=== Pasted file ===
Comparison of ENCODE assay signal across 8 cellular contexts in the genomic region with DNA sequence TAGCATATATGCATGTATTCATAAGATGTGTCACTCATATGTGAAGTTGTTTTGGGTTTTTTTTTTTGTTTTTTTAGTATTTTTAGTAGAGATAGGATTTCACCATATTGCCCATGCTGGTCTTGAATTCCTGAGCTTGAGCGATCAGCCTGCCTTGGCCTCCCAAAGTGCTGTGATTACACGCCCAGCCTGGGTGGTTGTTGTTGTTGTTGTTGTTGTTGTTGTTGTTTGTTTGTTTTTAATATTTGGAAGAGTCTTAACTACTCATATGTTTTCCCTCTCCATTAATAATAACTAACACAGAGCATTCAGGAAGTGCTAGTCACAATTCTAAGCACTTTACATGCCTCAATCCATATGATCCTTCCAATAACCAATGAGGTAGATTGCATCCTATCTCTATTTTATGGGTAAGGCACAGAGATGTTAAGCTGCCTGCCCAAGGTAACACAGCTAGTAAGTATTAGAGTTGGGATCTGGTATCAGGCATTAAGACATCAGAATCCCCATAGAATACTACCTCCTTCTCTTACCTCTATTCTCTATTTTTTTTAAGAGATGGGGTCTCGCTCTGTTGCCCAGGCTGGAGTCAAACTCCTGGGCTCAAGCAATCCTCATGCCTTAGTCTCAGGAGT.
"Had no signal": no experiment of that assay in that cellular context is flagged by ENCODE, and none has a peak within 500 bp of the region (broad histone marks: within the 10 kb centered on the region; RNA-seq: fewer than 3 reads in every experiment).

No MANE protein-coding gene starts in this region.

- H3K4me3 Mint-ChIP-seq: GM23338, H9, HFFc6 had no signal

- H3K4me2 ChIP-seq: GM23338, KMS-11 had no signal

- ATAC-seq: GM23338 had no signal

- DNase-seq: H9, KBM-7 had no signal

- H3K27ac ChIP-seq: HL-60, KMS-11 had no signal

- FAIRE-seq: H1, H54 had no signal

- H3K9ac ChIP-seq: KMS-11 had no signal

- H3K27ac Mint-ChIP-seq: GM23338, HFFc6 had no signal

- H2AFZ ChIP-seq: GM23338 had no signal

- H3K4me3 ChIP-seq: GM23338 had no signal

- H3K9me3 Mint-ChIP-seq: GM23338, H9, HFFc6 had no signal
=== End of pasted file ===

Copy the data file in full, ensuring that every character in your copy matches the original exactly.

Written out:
Comparison of ENCODE assay signal across 8 cellular contexts in the genomic region with DNA sequence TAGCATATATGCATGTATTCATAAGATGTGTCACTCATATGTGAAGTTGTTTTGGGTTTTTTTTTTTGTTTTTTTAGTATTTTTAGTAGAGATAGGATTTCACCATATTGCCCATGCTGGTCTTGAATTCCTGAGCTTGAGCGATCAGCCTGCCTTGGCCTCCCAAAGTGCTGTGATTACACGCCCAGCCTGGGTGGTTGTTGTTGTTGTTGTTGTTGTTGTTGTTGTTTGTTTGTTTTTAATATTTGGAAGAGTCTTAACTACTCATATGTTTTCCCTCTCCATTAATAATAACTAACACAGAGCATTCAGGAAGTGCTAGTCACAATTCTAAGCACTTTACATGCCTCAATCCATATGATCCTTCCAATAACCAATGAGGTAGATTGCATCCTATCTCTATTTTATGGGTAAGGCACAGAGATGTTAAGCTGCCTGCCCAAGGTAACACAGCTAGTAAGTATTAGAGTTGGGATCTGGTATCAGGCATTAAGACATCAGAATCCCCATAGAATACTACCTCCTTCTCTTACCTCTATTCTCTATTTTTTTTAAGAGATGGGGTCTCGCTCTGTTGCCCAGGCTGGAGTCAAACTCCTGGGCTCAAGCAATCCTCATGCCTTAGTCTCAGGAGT.
"Had no signal": no experiment of that assay in that cellular context is flagged by ENCODE, and none has a peak within 500 bp of the region (broad histone marks: within the 10 kb centered on the region; RNA-seq: fewer than 3 reads in every experiment).

No MANE protein-coding gene starts in this region.

- H3K4me3 Mint-ChIP-seq: GM23338, H9, HFFc6 had no signal

- H3K4me2 ChIP-seq: GM23338, KMS-11 had no signal

- ATAC-seq: GM23338 had no signal

- DNase-seq: H9, KBM-7 had no signal

- H3K27ac ChIP-seq: HL-60, KMS-11 had no signal

- FAIRE-seq: H1, H54 had no signal

- H3K9ac ChIP-seq: KMS-11 had no signal

- H3K27ac Mint-ChIP-seq: GM23338, HFFc6 had no signal

- H2AFZ ChIP-seq: GM23338 had no signal

- H3K4me3 ChIP-seq: GM23338 had no signal

- H3K9me3 Mint-ChIP-seq: GM23338, H9, HFFc6 had no signal